Getting divorced includes several stages. One crucial aspect of divorce when children are involved is child support. The key thing to remember is that child support is never a static issue. Changes to the agreement can be made at different points in time depending on the circumstances. At some point, your child support payments may become inadequate as far as meeting the needs of your child or children. In that case, you will need to go back to court to modify the agreement.
Having a Social Security disability claim approved can be difficult to do, but it is not impossible. However, to give yourself the best chance, you have to be very careful about how you approach your treatment and condition. You can't just say that you're having trouble and need disability -- the Social Security Administration has specific requirements, and you have to be sure you meet all of them.
Follow All of Your Doctor's Recommendations
No matter where you are in the United States, driving under the influence is a serious offense that comes with grave consequences. Whether you hire an attorney or not is your choice—a choice that could affect the rest of your life.
Many states consider DUI charges a criminal offense. You don't need to be told how serious this is. Most criminals would not walk into a courtroom without an attorney. Whether you plan to fight the charges or plead guilty, you should have good legal counsel.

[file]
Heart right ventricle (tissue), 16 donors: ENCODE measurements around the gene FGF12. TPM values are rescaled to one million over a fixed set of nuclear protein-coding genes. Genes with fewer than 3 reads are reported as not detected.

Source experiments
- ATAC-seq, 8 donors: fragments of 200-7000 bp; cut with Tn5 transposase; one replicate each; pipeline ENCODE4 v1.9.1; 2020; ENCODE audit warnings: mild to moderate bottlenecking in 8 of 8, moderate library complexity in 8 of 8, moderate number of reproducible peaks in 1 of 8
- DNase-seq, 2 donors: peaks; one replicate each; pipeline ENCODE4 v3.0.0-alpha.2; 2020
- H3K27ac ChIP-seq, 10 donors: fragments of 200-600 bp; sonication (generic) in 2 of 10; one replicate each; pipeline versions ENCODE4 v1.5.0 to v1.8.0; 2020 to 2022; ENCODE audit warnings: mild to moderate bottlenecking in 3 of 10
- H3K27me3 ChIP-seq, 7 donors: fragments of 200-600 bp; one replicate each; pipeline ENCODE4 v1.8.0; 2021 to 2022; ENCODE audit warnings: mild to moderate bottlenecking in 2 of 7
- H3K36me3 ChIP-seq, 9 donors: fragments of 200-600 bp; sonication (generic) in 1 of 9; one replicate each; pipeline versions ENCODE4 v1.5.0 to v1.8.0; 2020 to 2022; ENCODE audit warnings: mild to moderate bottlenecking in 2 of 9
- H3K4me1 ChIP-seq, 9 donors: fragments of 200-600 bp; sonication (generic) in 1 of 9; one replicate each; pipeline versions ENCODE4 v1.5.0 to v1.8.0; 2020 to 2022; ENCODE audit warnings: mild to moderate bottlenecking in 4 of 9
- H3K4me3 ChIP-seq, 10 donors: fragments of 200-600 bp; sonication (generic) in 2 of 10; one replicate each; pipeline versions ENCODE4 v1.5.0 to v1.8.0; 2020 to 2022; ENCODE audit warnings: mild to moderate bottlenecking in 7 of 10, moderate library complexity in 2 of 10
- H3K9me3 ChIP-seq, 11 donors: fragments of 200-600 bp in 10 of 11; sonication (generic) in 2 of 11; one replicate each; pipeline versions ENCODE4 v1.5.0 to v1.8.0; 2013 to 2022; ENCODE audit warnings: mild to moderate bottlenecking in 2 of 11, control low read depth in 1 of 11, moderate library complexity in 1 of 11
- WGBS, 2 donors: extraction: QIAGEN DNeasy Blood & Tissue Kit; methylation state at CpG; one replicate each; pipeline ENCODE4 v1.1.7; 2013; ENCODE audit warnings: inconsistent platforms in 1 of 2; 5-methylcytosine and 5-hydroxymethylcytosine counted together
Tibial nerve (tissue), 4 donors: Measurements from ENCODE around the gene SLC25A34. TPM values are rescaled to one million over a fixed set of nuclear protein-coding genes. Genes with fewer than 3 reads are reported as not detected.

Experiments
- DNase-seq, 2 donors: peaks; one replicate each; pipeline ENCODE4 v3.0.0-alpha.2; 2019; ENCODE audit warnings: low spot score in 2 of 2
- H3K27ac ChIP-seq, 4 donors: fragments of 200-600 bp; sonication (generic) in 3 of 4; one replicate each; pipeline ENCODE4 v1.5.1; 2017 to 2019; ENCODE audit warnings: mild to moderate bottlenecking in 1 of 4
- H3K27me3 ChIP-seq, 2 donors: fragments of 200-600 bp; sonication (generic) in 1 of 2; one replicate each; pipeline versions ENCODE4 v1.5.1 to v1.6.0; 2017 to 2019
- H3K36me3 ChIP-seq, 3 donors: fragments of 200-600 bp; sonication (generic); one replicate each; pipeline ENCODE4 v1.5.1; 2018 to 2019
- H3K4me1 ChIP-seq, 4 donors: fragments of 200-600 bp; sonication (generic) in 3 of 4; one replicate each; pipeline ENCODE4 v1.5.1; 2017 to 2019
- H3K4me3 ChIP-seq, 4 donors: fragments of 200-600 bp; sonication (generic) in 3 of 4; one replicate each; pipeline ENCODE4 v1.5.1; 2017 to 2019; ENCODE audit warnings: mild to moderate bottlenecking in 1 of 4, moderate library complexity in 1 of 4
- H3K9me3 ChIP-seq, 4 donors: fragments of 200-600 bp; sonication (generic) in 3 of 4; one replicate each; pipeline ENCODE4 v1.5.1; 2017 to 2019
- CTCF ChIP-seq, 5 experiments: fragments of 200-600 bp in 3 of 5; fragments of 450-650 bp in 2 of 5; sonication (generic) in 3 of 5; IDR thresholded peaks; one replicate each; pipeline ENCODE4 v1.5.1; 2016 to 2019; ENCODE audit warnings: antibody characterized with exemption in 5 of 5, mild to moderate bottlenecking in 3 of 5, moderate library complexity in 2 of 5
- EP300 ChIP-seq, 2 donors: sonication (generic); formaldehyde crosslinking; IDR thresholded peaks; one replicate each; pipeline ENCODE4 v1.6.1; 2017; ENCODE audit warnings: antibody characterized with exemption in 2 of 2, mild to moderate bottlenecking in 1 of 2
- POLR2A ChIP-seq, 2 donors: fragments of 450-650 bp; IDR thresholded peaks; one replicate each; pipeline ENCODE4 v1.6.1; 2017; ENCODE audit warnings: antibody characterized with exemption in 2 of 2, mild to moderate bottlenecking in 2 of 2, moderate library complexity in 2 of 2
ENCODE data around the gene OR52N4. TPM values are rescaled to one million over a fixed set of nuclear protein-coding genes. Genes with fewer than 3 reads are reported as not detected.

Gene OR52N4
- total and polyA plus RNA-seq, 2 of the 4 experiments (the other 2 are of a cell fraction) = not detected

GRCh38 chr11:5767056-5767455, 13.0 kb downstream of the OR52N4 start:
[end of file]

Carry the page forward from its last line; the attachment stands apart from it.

If you are going through a divorce and fighting for the custody of your children, you might be wondering what factors go into determining who will get custody of the children. Here are some aspects of deciding custody you should know.
1. Stable Living Situation
One of the first things the court will look at is who is in a stable living situation where the kids can attend their same school and not have to experience too many changes.
If you are unable to work at your job because of a medical condition, you may be approved to earn a monthly benefit from the Social Security Administration (SSA). Once you manage to get through the lengthy and complicated application process, you may be surprised to learn that your benefit amount is not enough to replace the salary from your most recent job. Most people have to earn more income to make ends meet, but the SSA places some limits on that amount.